THE last time Derek Chisora had Dave Coldwell in his corner there was concern the head of Poland’s Artur Szpilka would end up in a ringside seat, so ferocious was Chisora’s finish in the second round that night.
Since then, Chisora has competed three times without Coldwell delivering instructions between rounds and has gone 1-2 in those three fights. Admittedly, fights against Oleksandr Usyk and Joseph Parker were not easy ones to win, nor accurate barometers of Chisora’s progress, yet it cannot be denied, either, that the last time Chisora looked dangerous – not to mention full of ideas – he did so with Coldwell by his side.
The good news now, for both Chisora and those still enjoying him, is that Coldwell will again be by his side when Chisora faces Joseph Parker in a rematch on December 18 in Manchester. Having ironed out their differences, most of which concerned location, Derek and Dave are back as a double act.
“The reason why we split in the first place was because he wanted me to train him in London and I couldn’t do that,” Coldwell explained to Boxing News. “I’ve got my fighters up here [in Rotherham], I’ve got my family up here, and I wasn’t looking at going down and relocating. Derek was willing to pay for all my fighters’ costs to move camp down there but they had their S&C sessions up here with Danny Wilson and, to be honest, we had our routine up here and I’ve also got my family up here. So, I wouldn’t do that. That’s why I left.
“Then, after the Parker fight, we had a chat on the phone. I said, ‘Listen, I’m not being funny, you’ve got one more shot at this. You get beat again and your big, big meaningful fights are done. You’re just going to be a name for everyone else coming through. You’ve got one more fight, so just f**king do it properly. Whatever you choose to do, do it properly.’
“He then came up and saw me and we had another chat. I said to him, ‘If you want to do it properly, I’ll train you. But I’ll train you up here.’ He asked me again to relocate to London but I told him, ‘No, I’m not doing that. We’ve been here before.’ I said, ‘If you want to do it, you’ve got to show me you want to do it. [Tony] Bellew travelled to me for six or seven years. That’s what it is. You come to me. I’m not going anywhere.’ He just made his mind up there on the spot. He said, ‘All right, we’re doing it.’”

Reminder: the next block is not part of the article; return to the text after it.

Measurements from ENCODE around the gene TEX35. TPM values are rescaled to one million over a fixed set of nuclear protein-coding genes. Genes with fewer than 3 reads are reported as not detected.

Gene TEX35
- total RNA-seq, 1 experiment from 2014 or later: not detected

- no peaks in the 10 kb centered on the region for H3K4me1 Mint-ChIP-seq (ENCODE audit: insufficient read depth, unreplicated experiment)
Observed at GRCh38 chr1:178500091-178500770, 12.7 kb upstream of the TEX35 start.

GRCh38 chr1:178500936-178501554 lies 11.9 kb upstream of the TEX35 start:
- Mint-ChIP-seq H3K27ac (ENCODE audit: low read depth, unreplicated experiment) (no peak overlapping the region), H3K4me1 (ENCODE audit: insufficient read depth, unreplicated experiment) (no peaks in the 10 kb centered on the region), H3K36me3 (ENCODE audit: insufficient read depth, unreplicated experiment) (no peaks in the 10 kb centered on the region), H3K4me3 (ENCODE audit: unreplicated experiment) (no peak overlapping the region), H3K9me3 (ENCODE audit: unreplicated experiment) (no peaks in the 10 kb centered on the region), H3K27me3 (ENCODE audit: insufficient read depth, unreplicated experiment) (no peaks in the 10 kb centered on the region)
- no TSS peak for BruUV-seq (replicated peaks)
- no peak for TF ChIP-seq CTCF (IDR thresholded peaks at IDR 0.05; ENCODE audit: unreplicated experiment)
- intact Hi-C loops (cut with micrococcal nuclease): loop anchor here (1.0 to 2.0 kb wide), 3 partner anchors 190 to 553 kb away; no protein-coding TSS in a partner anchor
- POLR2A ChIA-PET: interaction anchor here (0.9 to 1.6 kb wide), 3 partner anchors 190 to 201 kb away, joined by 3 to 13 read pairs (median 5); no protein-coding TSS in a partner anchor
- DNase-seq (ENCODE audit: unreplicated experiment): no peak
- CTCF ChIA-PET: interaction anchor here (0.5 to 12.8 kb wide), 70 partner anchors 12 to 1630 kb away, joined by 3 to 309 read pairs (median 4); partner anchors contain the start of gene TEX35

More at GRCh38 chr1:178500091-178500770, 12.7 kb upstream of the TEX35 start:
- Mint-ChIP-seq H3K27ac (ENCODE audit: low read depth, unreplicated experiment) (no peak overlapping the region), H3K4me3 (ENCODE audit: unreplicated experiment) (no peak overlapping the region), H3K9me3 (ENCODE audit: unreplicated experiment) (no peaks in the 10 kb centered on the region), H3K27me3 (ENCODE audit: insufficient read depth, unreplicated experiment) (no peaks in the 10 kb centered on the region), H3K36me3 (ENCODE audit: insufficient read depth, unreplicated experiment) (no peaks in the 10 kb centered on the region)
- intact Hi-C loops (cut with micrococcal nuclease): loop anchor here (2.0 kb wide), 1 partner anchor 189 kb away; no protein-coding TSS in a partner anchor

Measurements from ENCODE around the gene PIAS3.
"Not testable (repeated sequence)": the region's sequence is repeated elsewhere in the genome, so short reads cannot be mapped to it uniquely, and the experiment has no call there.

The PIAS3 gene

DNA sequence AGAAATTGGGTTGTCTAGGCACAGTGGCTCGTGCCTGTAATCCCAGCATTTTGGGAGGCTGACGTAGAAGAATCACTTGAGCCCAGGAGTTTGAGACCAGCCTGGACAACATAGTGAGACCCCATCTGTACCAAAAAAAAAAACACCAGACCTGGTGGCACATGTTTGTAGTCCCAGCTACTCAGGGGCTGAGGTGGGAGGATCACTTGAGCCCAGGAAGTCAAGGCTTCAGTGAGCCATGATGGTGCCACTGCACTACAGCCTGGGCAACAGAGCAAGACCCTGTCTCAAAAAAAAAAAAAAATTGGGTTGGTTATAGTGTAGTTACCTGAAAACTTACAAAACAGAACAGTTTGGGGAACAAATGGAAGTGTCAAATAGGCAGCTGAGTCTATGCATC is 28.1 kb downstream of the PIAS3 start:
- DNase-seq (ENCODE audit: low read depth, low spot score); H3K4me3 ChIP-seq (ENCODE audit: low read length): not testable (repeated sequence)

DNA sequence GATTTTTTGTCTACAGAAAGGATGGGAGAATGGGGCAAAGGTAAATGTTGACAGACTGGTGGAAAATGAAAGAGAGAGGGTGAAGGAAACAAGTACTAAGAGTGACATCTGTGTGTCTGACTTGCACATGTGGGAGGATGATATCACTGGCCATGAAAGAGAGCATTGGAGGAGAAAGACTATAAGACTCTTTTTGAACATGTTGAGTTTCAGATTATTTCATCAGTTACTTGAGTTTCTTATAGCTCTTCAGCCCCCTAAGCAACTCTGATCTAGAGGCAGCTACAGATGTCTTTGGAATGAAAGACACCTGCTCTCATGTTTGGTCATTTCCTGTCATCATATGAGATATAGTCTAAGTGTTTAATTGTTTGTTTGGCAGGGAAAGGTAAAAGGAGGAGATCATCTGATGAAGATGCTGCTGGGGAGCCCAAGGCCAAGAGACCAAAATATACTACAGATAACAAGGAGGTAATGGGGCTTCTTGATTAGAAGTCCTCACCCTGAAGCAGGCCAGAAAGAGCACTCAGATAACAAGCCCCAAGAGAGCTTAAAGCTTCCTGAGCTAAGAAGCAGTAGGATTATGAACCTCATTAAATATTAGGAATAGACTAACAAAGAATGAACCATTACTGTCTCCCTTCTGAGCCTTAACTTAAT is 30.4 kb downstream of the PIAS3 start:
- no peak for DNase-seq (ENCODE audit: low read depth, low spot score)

Coldwell’s primary fear, when again offering his help, was that everything he had taught Chisora first time around had since been unlearned, trained out of him by other men who don’t follow his own philisophies, in boxing terms. Added to this, Coldwell was acutely aware of the fact Chisora was to soon turn 38 years of age and had just suffered his 10th and 11th career defeats.
Yet, despite these concerns, Coldwell’s overriding emotion so far is one of pleasant surprise. “I’ll be honest with you, I’m over the moon with his training so far,” he said. “Because they’d undone the philosophies we’d been working on before, which you saw in the Szpilka fight, I thought everything was going to be worse second time around. We’re a couple of years down the line as well and he’s had a couple of hard fights.
“The first time I took him on the pads it was worse than the first day the last time we worked with each other. I thought, ‘Oh my God.’ But he’s picked it up really quickly and is now doing everything I’m asking him to do. He’s shocking his sparring partners every time they spar. They have all noticed the difference. He’s doing so much better than I thought he would at this stage in camp.
“He’s understanding that at his age, and with miles on the clock, he’s still got to pressure and make them work and grind them down, but he’s got to do it in an intelligent way, where he’s not emptying his tank after four rounds. We need that power carrying through the whole fight.”
Should things continue in this manner, Coldwell has every reason to believe Chisora, 32-11 (23), will turn his recent run of competitive losses right around. Better yet, he predicts a return of the Chisora we saw back in July 2019, when demolishing poor Szpilka.
“If he can do what I want him to do, I think he knocks Parker out, I really do,” said Coldwell. “I think Parker will find himself breathing a lot heavier and a lot quicker and won’t understand why. Then, when he starts stressing about why he’s feeling sapped of energy, the head shots will start coming in. I’m trying to eradicate the swing-and-hope punches. There’s a time and place for that – like in the [Carlos] Takam fight – but not every 10 seconds of a fight.
“I’m very confident, though. I can’t believe how he’s taken everything on board so quickly.”